From bench to bedside, our center works to find biomarkers from proteomics mass spect data

MingMing Ning MD, MMSc, Clinical Proteomics Research Center

The Clinical Proteomics Research Center explores neurovascular pathophysiology using a translational approach - with the goal of developing prognostic tools to guide clinical decision-making.

Contact Dr. Ning

Neurology Access Center: 1-855-644-6387


Research Description

Sponsored by the National Institutes of Health (NINDS), the Clinical Proteomics Research Center (CPRC) explores the clinical applications of proteomic technology. The goals of the Clinical Proteomics Research Center are to explore neurovascular pathophysiology using a translational approach, to develop prognostic tools to guide clinical decision-making, and to discover new targets of therapeutic intervention at the bedside. Read more about CPRC research in the application of proteomic technology to clinical problem solving in neurovascular disease on our Research Project page.


Group Members

Principal Investigator


MingMing Ning, MD

  • Assistant Professor in Neurology,
    Harvard Medical School
  • Associate in Neurology,
    Massachusetts General Hospital
  • Director, Clinical Proteomics
    Research Center

Scientific Advisory Board

Research Scientists

  • Dr. Sherry Chou
  • Dr. Meng Ran
  • Dr. Jing Cao
  • Dr. Dayse Sena
  • Dr. Diana Walleigh

Center Staff & Clinical Research Coordinators

  • Eric Loesch
  • Kathleen Feeney
  • Andrea Marckmann
  • Molly Thayer
  • Maggie Seldane
  • Marissa Karchin
  • Michelle Weeden

Research Projects

The CPRC has four main areas of focus in the application of proteomic technology to clinical problem solving in neurovascular disease.

  1. Bedside sampling of acute neurovascular injury - with full-time dedicated clinical staff to ensure around-the-clock patient enrollment Samples are collected, prepped and analyzed in real-time.
  2. Mapping of “pharmaco-proteomic” profiles - to identify the most relevant pathways associated with disease-specific clinical interventions – especially for treatment with a risk/benefit profile such as thrombolysis in acute ischemic stroke, PFO related stroke intervention and hypothermic treatment.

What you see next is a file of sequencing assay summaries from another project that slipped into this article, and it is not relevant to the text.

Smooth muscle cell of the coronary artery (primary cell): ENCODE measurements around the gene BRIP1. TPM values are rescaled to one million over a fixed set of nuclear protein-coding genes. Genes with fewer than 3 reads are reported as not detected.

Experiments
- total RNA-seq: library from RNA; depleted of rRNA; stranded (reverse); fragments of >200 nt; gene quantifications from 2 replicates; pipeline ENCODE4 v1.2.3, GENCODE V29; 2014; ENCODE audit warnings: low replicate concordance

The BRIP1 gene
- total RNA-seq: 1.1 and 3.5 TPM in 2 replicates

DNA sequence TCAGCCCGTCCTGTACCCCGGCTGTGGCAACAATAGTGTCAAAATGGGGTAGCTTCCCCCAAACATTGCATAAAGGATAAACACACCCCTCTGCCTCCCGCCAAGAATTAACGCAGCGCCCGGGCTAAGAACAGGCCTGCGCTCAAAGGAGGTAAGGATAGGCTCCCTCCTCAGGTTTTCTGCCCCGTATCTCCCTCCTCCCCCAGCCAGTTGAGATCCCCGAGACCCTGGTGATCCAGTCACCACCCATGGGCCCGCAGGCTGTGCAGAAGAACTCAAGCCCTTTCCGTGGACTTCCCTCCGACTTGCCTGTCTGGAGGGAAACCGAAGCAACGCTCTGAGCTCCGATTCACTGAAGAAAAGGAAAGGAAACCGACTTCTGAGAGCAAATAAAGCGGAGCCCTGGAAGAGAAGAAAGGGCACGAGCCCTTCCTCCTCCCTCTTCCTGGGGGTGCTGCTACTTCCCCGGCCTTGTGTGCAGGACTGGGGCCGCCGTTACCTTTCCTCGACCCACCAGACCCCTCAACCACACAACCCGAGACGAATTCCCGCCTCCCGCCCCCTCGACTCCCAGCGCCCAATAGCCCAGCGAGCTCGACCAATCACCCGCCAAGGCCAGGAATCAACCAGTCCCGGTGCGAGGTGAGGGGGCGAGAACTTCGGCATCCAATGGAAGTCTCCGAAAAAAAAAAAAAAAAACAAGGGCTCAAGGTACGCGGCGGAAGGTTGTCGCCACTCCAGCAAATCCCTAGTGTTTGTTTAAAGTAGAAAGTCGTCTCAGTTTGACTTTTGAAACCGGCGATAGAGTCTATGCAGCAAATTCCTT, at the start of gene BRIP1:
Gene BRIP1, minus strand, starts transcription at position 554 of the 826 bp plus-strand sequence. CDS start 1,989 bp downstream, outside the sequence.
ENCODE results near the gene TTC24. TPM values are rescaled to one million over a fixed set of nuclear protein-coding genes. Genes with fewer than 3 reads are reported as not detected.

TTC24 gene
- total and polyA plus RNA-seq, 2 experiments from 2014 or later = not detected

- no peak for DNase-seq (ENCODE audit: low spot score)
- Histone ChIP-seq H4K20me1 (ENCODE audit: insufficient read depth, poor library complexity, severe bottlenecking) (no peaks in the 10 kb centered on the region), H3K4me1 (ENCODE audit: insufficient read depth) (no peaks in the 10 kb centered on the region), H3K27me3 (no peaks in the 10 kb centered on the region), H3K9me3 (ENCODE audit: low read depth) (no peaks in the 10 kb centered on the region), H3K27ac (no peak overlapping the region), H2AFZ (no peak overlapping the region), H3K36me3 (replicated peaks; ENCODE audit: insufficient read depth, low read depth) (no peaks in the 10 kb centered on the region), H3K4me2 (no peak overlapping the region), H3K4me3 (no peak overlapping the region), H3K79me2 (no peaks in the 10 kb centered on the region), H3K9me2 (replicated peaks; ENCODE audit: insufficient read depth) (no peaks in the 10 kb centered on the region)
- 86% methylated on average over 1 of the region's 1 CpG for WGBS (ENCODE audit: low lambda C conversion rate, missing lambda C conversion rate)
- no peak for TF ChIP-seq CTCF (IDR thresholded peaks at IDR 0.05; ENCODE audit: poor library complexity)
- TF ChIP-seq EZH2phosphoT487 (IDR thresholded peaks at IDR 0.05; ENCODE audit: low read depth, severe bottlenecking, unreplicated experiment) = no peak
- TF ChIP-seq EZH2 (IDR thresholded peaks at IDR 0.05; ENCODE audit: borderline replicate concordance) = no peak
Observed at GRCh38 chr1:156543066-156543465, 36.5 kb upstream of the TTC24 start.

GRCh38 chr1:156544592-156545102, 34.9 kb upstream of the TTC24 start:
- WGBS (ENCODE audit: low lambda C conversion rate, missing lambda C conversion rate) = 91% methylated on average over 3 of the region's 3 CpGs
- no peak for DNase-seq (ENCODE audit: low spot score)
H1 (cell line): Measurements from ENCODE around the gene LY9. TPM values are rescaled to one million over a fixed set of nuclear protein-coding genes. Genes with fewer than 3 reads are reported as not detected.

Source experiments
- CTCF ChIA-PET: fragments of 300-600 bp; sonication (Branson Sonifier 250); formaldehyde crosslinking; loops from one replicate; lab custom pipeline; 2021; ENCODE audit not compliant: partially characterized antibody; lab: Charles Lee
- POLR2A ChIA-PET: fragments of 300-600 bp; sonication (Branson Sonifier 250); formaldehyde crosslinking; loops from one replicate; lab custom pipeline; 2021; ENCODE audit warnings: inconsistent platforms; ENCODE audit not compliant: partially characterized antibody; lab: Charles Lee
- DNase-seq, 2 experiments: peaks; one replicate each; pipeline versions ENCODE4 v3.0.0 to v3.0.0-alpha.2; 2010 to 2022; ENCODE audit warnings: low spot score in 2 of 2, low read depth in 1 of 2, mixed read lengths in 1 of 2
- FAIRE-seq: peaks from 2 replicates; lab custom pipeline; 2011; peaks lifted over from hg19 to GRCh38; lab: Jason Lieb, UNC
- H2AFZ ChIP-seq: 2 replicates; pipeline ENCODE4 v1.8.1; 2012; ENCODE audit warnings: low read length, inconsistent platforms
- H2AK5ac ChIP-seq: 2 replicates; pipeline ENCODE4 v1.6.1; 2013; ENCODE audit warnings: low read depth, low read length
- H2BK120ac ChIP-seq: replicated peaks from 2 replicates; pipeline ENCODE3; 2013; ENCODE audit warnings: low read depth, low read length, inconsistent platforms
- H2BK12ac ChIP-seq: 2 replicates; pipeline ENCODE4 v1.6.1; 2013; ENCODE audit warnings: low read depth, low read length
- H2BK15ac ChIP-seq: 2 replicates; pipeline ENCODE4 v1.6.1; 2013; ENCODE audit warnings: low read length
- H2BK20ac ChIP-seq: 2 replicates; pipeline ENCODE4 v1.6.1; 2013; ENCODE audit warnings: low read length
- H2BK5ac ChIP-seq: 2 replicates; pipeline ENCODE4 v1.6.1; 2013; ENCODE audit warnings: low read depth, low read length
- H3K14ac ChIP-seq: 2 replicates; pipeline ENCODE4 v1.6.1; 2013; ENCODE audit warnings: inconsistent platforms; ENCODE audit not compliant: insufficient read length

3. Development of prognostic tools and novel biomarkers - to help triage clinical diagnosis and treatment in acute neurovascular injury. For example, working together with the Cardio-Neurology Clinic, the CPRC explores neurological disorders associated with congenital heart conditions such as PFO, to developing more effective approaches in caring for stroke patients.
  4. Proteomic repository and database - Building a repository of proteomic data from patient and control plasma, CSF, urine for collaborative efforts and jump-start future research in neuroscience.

Clinical Proteomics Research on the Brain

For information about our ongoing clinical study--sponsored by the National Institute of Health (NIH/NINDS)-- called "Clinical Proteomics Research on the Brain" ("CPR" on the Brain), please contact Dr. Ning at "CPR" on the Brain is actively recruiting patients with acute and chronic history of stroke, neurovascular disease associated with patent forament ovale (PFO), and healthy subjects. More information can be found on


  1. Michael D, Martin KC, Seger R, Ning MM, Baston R, Kandel ER. Repeated pulses of serotonin required for long-term facilitation activate mitogen-activated protein kinase in sensory neurons of Aplysia. Proc Natl Acad Sci USA. 1998;95(4):1864-9.
  2. Plotkin SR, Ning MM. Traumatic cervical spine disruption. N Engl J Med. 2001;345(15):1134-5.
  3. Kiernan TJ, Yan BP, Cubeddu RJ, Rengifo-Moreno P, Gupta V, Inglessis I, Ning MM, Demirjian ZN, Jaff MR, Buonanno FS, Schainfeld RM, Palacios IF. May-Thurner syndrome in patients with cryptogenic stroke and patent foramen ovale: an important clinical association. Stroke. 2009 Apr;40(4):1502-4.
  4. Ning MM, Sarracino DA, Buonanno F, Krastins B, Chou S, McMullin D, Wang X, Lopez M, Lo EH. Proteomic Protease Substrate Profiling of tPA Treatment in Acute Ischemic Stroke Patients: A Step Toward Individualizing Thrombolytic Therapy at the Bedside.2010;1(4): 268-275.
  5. Ning MM, Sarracino DA, Kho AT, Guo SZ, Lee SR, Krastins B, Buonanno FS, Vizcaíno, Orchard S, McMullin D, Wang X, Lo EH. Proteomic Temporal Profile of Human Brain Endothelium Post Oxidative Stress. Stroke 2011 Jan ;42:37-43.

All Selected Publications (PDF)

NCBI PubMed Publications


Contact Us

Cardio-Neurology Clinic, Department of Neurology

Wang Ambulatory Care Center

15 Parkman StreetCardio-Neurology Clinic, 7th Floor, Suite 720 Boston, MA 02114
  • Near Public Transit
  • Accessible
  • Phone: 617-724-4458
  • Fax: 617-726-5043


Cardio-Neurology Clinic

Clinical Coordinator
Phone: 617-724-4458

Mailing Address

Cardio-Neurology Clinic
Mailcode: WACC 7-720
Massachusetts General Hospital
55 Fruit Street
Boston, MA 02114

Contact Dr. Ning

Neurology Access Center: 1-855-644-6387

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